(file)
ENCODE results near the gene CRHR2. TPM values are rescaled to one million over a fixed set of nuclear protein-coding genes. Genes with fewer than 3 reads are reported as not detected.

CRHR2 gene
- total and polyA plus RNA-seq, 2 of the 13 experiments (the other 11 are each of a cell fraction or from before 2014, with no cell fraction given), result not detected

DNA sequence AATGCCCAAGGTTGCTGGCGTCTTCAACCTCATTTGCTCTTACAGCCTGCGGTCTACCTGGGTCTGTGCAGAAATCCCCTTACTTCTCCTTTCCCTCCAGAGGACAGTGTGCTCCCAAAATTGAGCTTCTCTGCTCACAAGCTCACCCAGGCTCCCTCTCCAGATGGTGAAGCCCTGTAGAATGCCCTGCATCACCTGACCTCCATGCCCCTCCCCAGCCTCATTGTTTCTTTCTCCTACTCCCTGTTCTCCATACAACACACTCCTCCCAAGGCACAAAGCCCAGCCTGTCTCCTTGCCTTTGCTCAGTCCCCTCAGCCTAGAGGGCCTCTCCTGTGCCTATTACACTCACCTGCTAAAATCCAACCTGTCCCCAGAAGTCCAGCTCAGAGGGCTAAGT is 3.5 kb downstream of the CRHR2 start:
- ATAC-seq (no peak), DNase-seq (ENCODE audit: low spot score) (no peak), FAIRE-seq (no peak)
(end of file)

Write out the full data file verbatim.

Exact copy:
ENCODE results near the gene CRHR2. TPM values are rescaled to one million over a fixed set of nuclear protein-coding genes. Genes with fewer than 3 reads are reported as not detected.

CRHR2 gene
- total and polyA plus RNA-seq, 2 of the 13 experiments (the other 11 are each of a cell fraction or from before 2014, with no cell fraction given), result not detected

DNA sequence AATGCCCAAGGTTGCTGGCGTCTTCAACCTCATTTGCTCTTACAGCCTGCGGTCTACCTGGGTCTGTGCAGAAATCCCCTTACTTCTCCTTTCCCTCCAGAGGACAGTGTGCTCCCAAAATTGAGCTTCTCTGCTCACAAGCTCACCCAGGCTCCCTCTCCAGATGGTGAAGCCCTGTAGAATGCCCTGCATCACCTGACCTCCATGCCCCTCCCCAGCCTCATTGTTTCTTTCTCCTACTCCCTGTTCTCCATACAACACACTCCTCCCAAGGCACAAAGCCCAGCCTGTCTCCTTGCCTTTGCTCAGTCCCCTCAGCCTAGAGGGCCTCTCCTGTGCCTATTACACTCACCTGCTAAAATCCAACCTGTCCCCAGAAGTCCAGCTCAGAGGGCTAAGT is 3.5 kb downstream of the CRHR2 start:
- ATAC-seq (no peak), DNase-seq (ENCODE audit: low spot score) (no peak), FAIRE-seq (no peak)